When walking with the Choccy Drop along the beautiful Shoalhaven River the other day I was disgusted to see these shopping trolleys that had just been tossed into the river at some stage with no regard for local wildlife and the environment. What on earth possesses people I wonder? Surely even if you were bored this is a completely useless form of entertainment? What’s the point of me washing and recycling all my tins and plasticky bits if millions of other people don’t? Well, I can’t control their actions but I can try at least to make a teeny tiny bit of difference and if we all picked up a bit more litter when out and about or walking along the beach we would have less pollution in our oceans and less sea creatures being strangled and choked to death to boot. Rant Over.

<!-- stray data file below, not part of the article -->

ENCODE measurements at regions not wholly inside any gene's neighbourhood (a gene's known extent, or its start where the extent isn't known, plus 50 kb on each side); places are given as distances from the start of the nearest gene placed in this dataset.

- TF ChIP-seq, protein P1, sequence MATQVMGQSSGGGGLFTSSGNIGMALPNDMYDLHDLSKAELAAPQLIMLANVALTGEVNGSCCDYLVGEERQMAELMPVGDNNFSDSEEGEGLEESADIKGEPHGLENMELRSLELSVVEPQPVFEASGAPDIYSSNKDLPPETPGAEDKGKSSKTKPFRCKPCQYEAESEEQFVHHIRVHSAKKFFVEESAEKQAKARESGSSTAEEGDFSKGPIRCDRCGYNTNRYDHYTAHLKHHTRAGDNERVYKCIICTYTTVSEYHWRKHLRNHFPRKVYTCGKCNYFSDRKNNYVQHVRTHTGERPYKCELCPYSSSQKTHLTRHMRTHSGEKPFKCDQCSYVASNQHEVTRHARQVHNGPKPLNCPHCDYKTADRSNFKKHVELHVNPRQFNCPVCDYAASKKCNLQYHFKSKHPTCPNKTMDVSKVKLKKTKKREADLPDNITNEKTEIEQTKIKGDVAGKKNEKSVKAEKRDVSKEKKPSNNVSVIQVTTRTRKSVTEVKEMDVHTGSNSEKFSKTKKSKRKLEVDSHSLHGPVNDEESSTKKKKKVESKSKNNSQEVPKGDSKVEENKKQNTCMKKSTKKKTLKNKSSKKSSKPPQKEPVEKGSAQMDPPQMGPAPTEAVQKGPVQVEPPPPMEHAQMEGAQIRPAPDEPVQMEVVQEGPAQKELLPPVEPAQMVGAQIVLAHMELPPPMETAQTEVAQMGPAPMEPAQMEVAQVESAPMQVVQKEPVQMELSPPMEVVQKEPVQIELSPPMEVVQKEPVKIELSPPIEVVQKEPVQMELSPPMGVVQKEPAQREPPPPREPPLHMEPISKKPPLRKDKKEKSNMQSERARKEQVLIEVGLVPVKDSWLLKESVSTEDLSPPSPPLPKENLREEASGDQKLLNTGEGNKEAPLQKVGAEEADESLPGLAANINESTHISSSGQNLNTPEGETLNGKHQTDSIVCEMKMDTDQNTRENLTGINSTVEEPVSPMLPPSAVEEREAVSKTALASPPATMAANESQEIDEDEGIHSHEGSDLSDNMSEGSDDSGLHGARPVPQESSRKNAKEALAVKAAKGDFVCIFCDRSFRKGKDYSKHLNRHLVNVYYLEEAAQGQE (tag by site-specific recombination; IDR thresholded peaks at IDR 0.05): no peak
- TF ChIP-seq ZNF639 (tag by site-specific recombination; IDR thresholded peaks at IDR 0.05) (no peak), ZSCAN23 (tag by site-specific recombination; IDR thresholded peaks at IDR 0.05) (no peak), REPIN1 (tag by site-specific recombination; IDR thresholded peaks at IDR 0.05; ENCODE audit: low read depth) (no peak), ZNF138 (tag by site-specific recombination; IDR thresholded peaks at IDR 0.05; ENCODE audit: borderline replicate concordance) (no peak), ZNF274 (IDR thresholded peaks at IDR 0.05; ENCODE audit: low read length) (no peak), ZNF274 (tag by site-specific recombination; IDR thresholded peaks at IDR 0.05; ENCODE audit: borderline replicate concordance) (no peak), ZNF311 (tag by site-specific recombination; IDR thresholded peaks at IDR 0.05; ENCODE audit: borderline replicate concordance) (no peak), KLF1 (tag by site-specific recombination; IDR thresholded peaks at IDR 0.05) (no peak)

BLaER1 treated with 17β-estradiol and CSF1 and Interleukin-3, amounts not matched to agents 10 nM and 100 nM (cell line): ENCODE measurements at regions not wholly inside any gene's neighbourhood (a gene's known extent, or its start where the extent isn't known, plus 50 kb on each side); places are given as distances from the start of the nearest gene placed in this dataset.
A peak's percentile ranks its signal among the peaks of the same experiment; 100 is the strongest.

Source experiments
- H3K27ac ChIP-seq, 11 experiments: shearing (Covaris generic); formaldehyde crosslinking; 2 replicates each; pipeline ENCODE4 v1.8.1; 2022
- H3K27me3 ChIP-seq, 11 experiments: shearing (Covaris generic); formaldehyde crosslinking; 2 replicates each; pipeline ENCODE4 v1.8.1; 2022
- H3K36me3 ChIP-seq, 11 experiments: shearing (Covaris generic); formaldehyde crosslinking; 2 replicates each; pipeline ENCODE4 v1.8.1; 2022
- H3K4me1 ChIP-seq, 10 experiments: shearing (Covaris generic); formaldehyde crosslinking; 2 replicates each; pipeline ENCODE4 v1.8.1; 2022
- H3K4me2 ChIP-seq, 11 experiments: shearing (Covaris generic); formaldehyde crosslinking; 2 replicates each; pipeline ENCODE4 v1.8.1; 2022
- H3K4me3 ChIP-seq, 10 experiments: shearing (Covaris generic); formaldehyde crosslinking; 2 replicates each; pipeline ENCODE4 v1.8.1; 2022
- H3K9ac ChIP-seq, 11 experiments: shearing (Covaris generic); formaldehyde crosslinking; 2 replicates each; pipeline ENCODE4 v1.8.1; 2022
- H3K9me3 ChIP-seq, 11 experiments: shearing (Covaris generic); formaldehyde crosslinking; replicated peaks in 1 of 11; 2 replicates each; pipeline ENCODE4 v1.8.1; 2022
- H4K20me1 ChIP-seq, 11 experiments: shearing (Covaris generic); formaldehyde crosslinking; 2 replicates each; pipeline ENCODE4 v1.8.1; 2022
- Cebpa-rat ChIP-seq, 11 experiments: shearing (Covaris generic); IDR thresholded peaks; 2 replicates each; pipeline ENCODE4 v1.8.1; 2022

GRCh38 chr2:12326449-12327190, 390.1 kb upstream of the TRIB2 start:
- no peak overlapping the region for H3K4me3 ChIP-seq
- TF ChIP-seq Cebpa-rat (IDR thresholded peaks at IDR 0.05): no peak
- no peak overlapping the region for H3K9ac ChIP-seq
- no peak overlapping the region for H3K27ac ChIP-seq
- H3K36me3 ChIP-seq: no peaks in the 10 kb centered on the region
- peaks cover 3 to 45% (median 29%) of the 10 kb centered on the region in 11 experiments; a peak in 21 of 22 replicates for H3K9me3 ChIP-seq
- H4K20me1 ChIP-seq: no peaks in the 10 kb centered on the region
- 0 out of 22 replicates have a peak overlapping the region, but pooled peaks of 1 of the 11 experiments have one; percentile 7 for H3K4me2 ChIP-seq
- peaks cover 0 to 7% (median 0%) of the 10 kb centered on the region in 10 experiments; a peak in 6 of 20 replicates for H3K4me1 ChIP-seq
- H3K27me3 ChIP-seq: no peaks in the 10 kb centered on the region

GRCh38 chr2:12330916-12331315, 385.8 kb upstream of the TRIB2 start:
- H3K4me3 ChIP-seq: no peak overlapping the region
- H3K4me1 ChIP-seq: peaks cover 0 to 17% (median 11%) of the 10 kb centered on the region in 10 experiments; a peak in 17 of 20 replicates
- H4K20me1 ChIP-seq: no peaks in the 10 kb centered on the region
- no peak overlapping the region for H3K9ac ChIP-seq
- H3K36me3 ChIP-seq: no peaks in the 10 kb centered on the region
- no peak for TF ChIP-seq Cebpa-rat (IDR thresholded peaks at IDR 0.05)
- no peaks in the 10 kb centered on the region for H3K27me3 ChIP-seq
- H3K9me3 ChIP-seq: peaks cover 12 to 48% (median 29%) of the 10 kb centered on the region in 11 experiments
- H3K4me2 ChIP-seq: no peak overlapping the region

The newlyweds are off on their honeymoon in a couple of weeks but have been up to their eyebrows in “to do” lists as they are moving from Hong Kong to Vietnam as soon as they return in July! They have to sell their furniture, organise the sending of their belongings to Ho Chi Minh and farewell their many many friends in Honkers before they leave. Life is never boring for these two that’s for sure! Although Vietnam is still part of Asia it is very different offering from HK and is going to give them a fun couple of years exploring a different culture not to mention all that glorious Vietnamese food! The one thing I do not envy them is the traffic and the non existent road rules. You take your life in your hands crossing the roads over there as the motorists use ‘rules’ known only to themselves, so the trick is to pick your line across the road and walk confidently, not deviating from it and somehow, miraculously they go around you. There is surprisingly little blowing of horns and very few accidents. Crazy! They are also brilliant at packing as much as humanly possible onto their scooters, not much occupational health and safety here folks!